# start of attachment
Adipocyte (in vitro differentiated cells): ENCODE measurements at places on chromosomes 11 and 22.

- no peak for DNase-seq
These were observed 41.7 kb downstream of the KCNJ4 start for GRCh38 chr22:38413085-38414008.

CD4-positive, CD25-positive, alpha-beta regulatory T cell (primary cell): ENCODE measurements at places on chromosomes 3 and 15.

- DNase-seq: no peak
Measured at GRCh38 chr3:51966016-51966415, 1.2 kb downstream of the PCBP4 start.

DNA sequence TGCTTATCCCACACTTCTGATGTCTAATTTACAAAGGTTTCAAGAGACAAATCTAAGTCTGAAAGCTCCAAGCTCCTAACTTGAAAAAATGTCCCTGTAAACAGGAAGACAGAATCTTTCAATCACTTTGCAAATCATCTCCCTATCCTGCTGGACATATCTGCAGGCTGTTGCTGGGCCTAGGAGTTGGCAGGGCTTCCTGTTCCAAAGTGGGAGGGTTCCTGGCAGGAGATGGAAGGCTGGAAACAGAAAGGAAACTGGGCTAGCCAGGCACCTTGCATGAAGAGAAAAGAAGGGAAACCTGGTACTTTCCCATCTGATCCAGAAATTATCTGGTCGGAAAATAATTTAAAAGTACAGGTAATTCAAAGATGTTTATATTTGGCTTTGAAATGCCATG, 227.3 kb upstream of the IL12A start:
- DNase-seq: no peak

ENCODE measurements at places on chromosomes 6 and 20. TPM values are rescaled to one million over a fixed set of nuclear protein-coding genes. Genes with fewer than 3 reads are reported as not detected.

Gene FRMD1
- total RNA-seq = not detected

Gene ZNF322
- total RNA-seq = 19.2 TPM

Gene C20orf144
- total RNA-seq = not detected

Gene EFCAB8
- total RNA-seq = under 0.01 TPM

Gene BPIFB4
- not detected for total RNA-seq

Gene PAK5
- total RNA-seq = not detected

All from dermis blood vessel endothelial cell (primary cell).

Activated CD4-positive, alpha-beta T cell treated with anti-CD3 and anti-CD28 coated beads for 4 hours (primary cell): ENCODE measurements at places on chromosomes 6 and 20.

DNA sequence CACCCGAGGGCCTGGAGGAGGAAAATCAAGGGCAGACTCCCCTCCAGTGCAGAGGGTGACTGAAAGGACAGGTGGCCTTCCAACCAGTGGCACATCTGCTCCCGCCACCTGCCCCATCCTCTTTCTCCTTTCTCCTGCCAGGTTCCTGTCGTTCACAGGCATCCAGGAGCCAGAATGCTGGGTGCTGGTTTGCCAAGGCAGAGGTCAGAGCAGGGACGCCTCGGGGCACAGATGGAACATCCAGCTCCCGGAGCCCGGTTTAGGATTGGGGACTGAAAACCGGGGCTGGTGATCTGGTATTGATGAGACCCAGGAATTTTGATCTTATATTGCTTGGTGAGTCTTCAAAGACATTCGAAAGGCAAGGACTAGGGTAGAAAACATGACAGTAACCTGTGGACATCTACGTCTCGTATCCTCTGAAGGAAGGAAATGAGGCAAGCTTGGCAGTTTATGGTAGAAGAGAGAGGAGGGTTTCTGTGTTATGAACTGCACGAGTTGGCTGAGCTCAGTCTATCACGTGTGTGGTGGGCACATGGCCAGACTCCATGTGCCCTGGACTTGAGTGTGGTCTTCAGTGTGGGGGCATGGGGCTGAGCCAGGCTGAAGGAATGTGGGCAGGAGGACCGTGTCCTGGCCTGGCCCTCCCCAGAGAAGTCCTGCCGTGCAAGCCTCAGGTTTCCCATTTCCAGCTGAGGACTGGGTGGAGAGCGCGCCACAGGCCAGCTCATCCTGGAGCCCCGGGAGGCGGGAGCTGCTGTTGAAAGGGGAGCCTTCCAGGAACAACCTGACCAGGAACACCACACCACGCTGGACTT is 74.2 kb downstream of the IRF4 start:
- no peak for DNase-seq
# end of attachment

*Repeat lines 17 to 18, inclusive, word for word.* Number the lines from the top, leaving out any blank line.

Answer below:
- total RNA-seq = under 0.01 TPM

Gene BPIFB4